Like a great painting, the powerful play "Red" hits you in the heart and head — it touches your emotions and makes you think.|
Like its only characters — abstract-expressionist painter Mark Rothko (1903-1970) and his young (fictional) assistant, Ken — "Red" is bracing, literate, articulate and thoughtful. In the debut production of the new, ambitious QC Theatre Workshop, the bold, passionate John Logan play is brought to raw, thrilling life with sensitive, intense, immensely satisfying performances by Mike Schulz as the famous, temperamental master and Thomas Alan Taylor as his (at first) nervous, innocent apprentice.
While "Red" runs just one act, in less than two hours, it plows a lot of intellectual ground — covering a period from 1958 to 1959, when Rothko is working on a commission to create murals for the new Four Seasons restaurant in Manhattan's Seagram building. All the action takes place in the artist's New York studio, a converted gymnasium, especially appropriate given this production has transformed the former Johnson School gym into a sleek, visually stunning theater. We also see a number of re-creations of Rothko's red-and-black works.
Rothko is the picture of a tortured artist — demanding, prickly, moody, hyper-sensitive, and as Ken later says, titanically self-absorbed. For all the compassion he shows toward art and great artists, he displays none for Ken, failing to express interest in his life or paintings.
Rothko berates Ken from the start, telling him he is not his teacher, friend or father, only an employer; it's a cold, demeaning relationship, in which Ken is basically a slave. Yet Rothko asks his opinion of the art, ordering him to meet his paintings halfway and engage with them as if they're living. To Rothko, they actually are.
"Selling a picture is like sending a blind child into a room with razor blades — it's never been hurt before," he says of the risk and courage it takes to make something new. Later, Rothko questions his relevance, since he's being eclipsed by a wave of younger artists who are admired by Ken, like the Pop Art movement exemplified by Andy Warhol and Roy Lichtenstein.
He decries art that is simple, commercial and disposable, lamenting that people want things that are pretty. "Everything is not fine!" Rothko yells at his paintings, again as if they were human, his only friends. He calls them "conflicted, nuanced, troubled, diseased, doomed" — and he could be talking about himself.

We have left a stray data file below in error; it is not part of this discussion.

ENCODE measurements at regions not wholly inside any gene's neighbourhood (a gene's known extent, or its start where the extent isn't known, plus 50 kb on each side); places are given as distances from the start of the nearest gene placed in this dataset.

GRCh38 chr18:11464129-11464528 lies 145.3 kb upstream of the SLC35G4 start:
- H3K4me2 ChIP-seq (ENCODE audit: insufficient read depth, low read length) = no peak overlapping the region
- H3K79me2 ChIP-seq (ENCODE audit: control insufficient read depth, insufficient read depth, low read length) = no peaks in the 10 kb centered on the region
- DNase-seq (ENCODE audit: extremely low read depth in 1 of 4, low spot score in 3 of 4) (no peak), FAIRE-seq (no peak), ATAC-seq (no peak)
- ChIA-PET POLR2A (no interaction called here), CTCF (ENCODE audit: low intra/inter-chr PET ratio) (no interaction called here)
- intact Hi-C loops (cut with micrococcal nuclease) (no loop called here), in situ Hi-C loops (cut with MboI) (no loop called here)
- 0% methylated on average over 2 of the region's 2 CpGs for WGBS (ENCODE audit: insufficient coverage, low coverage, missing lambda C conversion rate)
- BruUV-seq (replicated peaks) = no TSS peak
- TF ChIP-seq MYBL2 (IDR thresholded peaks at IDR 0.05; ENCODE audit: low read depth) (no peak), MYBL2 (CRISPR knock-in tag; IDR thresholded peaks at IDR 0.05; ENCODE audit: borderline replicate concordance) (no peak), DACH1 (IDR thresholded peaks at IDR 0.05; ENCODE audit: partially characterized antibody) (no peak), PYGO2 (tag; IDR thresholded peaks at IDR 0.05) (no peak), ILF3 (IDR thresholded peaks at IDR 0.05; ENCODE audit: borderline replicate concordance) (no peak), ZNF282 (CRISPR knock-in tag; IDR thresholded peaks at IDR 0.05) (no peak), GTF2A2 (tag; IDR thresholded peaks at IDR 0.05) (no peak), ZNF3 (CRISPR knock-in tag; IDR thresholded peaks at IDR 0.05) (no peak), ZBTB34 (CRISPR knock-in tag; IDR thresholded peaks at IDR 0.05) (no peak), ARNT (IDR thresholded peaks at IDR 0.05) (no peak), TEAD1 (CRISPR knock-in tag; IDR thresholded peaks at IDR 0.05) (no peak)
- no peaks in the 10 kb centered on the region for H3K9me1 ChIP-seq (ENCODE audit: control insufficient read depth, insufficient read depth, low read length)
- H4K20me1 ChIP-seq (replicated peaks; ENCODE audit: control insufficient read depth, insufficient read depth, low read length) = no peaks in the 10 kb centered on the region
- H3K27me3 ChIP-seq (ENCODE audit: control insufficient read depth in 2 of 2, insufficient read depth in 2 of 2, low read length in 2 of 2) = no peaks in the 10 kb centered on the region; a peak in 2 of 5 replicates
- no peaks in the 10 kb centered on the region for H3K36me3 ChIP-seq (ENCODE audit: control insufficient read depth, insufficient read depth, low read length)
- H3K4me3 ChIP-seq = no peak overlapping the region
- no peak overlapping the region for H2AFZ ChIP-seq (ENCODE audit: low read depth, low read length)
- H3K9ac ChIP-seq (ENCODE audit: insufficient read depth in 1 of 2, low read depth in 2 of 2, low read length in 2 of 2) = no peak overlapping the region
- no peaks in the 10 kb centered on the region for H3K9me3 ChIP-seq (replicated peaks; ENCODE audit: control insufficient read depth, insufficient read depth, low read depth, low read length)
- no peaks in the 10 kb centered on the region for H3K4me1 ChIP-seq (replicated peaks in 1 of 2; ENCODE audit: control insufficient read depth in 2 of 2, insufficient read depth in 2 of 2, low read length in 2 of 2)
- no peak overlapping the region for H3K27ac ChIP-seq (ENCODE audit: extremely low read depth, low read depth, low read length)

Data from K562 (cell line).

"I am here to stop your heart; I'm not here to make a pretty picture," the cynical, caustic, frustrated Rothko explodes.
Mr. Schulz is authoritative, mesmerizing and committed as Rothko — as if he's possessed. He totally immerses himself in the often unlikable part — walking with a slight hunch, speaking in an intimidating, deep voice, and when he erupts in anger, it is scary. Even the facial expressions of Mr. Schulz and Mr. Taylor say much without them having to say a word.
Mr. Taylor has a smaller, more mysterious role but capably adds to the electrifying tension of the piece. You get the feeling that Ken could turn on Rothko at any time, and when he finally confronts him, you feel his relief.
Ken can't stand Rothko's endless, opinionated chattering and bullying, and cries out that everything doesn't have to be important and serious. We see Rothko's obsession with black, representing looming death, saying at one point, "There's tragedy in every brush stroke."
Director Tyson Danner notes in the program that "Red" reveals a universal truth — "In each of us, there is the red of life, vitality and hope, and there is the black of death, worry, and despair." It's all in striking the right balance. The topic of suicide is hauntingly presented in the play — Rothko despises his contemporary Jackson Pollock, partly because he was famous and drank away his life, retiring from painting.
The romantic, rebellious Pollock was killed at 44 when he crashed his car while drunk, a "lazy suicide," Rothko says. He shocks Ken by saying "When I commit suicide, there will be no doubt about it." Ken later finds him sitting on the floor with his hands drenched in red paint, thinking it's blood. In fact, Rothko did kill himself with a razor blade in his studio at age 66, after overdosing on barbiturates.
In "Red," the 2010 Best Play Tony winner, we get a glimpse into artistic creation as the two men furiously apply a base coat to a blank canvas, embodying the frantically racing Mozart that accompanies them. The music and lighting in the production are precise and affecting.
We see the conflict between what Rothko's murals represent and the superficial extravagance and luxury of the Four Seasons, as well as what ultimately happened with that project and a chilling description of what it was like to be in that restaurant, but not belong there.
Like great artists, "Red" is inspiring, and in itself a work of profoundly moving art. As is true of any art, it takes daring and bravery to bare your soul in public. Here's hoping that the adventurous QC Theatre Workshop and its innovative approach to fresh, contemporary theater has a long life.
If you go
-- What: "Red."
-- When: Fridays and Saturdays through Sept. 1. Performances at 7:30 p.m.; doors open for art-gallery viewing at 6:30 p.m.
-- Where: QC Theatre Workshop, 1730 Wilkes Ave., Davenport (south of Locust Street, one block west of the Five Points intersection at Division).
-- Tickets: No set price; pay what you think it's worth. Reservations may be made at email@example.com. For more information about the show, visit the newly updated REDqc.com or facebook.com/redqc.